For many, the opening of The last of us was a milestone for games: a deeply human and emotional moment of sadness and tragedy, all expressed in the short 15-minute game tutorial. For others, myself included, it completely missed the mark. It felt more like a hacky faux prestige TV show than it was a groundbreaking emotional achievement. While it was certainly different from other video games at the time, the opening was still stifled by a tired idea, a violent twist, and so much obviously manipulative sentimentality that the whole thing felt wrong.
But now that the series has made the leap to real prestige TV with its new adaptation on HBO, creators Neil Druckmann and Craig Mazin have jumped at the opportunity to go back to the drawing board and improve on the original opening — albeit with some keeps his problems in his new context.
[Ed. note: This story contains spoilers for The Last of Us game and the first episode of the series.]
The first last of us The game begins with a prologue that introduces the main character, Joel, on the morning the outbreak began. But the game version of this scene gives us control (for video game tutorial reasons) of Sarah, Joel’s daughter, who will ultimately die at the end of the sequence. That sort of origin story is an obvious way to open the game: Sarah’s unexpected murder has a sparkle of surprise, and the prologue finally offers a critical look at Joel’s character, explaining his specific brand of haunted, brooding survivor.
But while the scene is objectively sad, that doesn’t make it interesting. Playing as Sarah may have taught players the basics of The last of us‘ gameplay in a straightforward and stress-free environment, but it was also a casually gruesome way of adding tragedy to a story. Rather than actually developing a character, the game’s writers relied on shorthand; we have an obligation to feel compassion, for a dead child is a dead child.
What makes this sequence even worse is its sense of inevitability. Almost everyone who got into the game probably knew that it involved playing as Joel while protecting a very different young girl than his daughter. It leaves the player staring down the course of a pointless, overly planned death in a way that feels cheap rather than deserved.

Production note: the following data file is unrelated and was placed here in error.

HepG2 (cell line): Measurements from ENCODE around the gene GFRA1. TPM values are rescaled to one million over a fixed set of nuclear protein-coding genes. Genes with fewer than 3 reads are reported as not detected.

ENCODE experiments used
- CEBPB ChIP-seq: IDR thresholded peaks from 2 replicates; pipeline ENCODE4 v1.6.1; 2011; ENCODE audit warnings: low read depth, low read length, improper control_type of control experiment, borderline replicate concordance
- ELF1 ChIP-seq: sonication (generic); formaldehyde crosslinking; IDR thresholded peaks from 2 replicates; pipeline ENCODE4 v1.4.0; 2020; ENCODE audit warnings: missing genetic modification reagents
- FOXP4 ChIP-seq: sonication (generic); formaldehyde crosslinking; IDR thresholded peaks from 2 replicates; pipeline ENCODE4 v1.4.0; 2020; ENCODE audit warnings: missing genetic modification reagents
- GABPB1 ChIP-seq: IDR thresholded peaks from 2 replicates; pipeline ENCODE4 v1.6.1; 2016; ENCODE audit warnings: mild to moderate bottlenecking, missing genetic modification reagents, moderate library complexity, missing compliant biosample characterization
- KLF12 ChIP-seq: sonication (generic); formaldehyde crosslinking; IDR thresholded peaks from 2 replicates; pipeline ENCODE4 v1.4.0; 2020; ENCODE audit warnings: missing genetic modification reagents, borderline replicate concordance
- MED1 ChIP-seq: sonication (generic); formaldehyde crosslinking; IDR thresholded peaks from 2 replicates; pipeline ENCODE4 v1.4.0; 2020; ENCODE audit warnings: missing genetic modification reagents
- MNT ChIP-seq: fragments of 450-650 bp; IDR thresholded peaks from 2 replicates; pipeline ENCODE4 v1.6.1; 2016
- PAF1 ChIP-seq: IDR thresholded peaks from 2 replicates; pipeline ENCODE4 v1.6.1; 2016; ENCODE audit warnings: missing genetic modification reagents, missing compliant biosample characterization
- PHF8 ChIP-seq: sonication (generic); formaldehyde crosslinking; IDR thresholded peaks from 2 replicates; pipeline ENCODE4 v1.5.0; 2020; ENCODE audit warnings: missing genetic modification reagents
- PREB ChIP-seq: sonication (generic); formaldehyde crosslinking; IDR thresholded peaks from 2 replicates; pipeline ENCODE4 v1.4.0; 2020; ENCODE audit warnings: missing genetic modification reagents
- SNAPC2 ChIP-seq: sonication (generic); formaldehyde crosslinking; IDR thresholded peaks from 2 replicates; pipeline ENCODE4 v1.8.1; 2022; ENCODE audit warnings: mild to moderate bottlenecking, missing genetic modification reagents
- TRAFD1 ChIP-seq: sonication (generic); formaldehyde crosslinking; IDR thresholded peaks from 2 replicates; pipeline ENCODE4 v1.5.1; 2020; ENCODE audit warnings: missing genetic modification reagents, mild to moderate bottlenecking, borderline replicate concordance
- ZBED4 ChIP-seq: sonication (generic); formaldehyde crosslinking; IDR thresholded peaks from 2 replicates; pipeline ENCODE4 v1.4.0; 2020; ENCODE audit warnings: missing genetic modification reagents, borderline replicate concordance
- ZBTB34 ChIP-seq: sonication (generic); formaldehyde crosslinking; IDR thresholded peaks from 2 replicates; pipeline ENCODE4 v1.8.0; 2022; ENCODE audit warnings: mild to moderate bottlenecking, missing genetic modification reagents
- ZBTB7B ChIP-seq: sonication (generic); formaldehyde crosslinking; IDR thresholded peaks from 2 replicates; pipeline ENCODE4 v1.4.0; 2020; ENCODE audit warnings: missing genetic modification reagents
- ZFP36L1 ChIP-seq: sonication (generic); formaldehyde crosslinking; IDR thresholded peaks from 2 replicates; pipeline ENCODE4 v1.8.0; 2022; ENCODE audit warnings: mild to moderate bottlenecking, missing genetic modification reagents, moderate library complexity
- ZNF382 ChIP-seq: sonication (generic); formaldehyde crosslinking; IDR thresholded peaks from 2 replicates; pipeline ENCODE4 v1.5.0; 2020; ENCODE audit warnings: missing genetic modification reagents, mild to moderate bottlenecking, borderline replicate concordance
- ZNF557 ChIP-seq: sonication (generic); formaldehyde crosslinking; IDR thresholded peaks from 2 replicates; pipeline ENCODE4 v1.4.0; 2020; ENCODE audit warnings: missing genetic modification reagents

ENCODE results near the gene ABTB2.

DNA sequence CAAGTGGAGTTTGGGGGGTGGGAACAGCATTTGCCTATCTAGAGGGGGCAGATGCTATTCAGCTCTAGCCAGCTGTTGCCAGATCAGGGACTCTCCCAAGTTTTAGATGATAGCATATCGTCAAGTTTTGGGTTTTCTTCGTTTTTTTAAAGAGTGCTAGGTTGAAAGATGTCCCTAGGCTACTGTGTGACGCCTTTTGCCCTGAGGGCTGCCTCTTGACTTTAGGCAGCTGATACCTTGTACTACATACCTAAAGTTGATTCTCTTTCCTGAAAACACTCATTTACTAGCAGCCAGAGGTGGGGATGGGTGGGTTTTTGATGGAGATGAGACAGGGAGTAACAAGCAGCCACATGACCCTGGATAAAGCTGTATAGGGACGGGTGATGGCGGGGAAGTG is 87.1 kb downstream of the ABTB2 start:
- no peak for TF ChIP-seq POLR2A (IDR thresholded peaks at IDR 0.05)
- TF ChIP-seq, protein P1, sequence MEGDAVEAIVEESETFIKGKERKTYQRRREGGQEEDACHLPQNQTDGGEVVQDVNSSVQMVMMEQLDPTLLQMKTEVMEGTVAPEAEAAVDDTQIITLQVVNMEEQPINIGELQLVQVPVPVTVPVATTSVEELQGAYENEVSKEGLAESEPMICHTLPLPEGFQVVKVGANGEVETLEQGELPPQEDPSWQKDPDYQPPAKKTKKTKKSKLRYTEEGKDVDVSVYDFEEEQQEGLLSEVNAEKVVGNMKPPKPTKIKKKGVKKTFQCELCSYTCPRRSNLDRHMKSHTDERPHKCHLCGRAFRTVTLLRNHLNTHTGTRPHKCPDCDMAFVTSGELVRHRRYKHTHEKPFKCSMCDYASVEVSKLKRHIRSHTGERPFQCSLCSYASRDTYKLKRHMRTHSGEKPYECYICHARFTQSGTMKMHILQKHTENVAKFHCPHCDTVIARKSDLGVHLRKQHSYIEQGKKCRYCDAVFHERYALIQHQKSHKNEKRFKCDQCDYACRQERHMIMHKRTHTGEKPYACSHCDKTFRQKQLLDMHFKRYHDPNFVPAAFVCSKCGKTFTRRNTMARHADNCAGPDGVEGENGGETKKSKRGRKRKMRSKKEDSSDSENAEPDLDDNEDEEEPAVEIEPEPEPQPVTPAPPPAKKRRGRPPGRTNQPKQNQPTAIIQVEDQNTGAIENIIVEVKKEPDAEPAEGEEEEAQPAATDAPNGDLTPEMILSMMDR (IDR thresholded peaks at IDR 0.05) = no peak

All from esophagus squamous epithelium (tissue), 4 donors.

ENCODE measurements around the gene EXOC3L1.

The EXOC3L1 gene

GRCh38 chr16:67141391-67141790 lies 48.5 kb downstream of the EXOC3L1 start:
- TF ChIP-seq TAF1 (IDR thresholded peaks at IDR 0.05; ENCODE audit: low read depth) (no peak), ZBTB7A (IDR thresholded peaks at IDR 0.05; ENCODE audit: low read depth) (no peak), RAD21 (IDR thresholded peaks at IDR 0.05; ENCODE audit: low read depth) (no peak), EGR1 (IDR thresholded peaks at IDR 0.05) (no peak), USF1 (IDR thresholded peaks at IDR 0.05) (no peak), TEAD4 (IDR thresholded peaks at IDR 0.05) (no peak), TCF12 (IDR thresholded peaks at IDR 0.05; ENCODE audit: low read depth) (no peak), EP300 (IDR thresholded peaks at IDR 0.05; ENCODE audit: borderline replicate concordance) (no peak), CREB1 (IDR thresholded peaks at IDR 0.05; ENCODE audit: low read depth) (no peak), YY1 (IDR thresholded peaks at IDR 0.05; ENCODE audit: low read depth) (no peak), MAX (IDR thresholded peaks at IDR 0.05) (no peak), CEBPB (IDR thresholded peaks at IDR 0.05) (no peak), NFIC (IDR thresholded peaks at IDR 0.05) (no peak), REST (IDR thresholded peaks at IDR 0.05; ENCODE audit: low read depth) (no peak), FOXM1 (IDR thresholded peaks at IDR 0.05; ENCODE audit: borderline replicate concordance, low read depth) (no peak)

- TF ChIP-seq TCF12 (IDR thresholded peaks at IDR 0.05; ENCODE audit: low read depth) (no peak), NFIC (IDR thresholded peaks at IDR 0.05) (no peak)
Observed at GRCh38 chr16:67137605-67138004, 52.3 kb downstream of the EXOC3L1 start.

This sequence is frustratingly representative of how the original game dealt with death throughout. In cutscenes and big story moments like the opening, death serves as a blunt instrument of trauma, a punch to the pit of the stomach designed to make you care about the plot and the characters. During the action gameplay, the violence of Joel’s gunfights and stealth kills is so diluted that the killing hardly means anything anymore. With all the killing in between emotional moments, things like the prologue feel so frivolous, like shooting at a nameless firefly.
Thankfully, in this and many other ways, the show sheds light on the problems with the game’s manipulative opening. Sarah (played by Nico Parker on the HBO series) takes center stage in episode 1, the hour Mazin and Druckmann flesh out their relationship with Joel. Sarah is an important part of Joel’s (Pedro Pascal) connection to the world, making sure he honors things like birthdays or meal times (or at least tries to). While she lacks dimension, the expansion of Sarah’s role in the story and her importance to Joel at least suggests that she is a meaningful person worth caring about – for Joel and for the viewer.
The bad news is that the show, in its allegiance to the game’s shortcomings, fails to go beyond these vague gestures. In the HBO series prologue, Sarah still dies in the same frustrating and unfulfilling way. A soldier is still aiming and the young girl is still dying in Joel’s arms.
It’s a moment that speaks to the larger pulses of the story — how dangerous often are those around us, or those who should be in control of the situation, and how caring for someone hurts more than anything — but without much characterization Sarah paying the price. The show remains so committed to its direct-adaptation style that even Death itself feels almost as reckless on the show as it does in the game – something the rest of the series very carefully doesn’t do. Without giving too much away, the moment-to-moment killing that Joel does has been heavily toned down and grounded his character in a way that the game and its gameplay can’t.
later in the series, The last of us proves it’s willing to take its time and give space to the game’s vague sketches of tragic sacrifices to become fully realized characters. It’s just a shame Joel’s daughter wasn’t given the same care.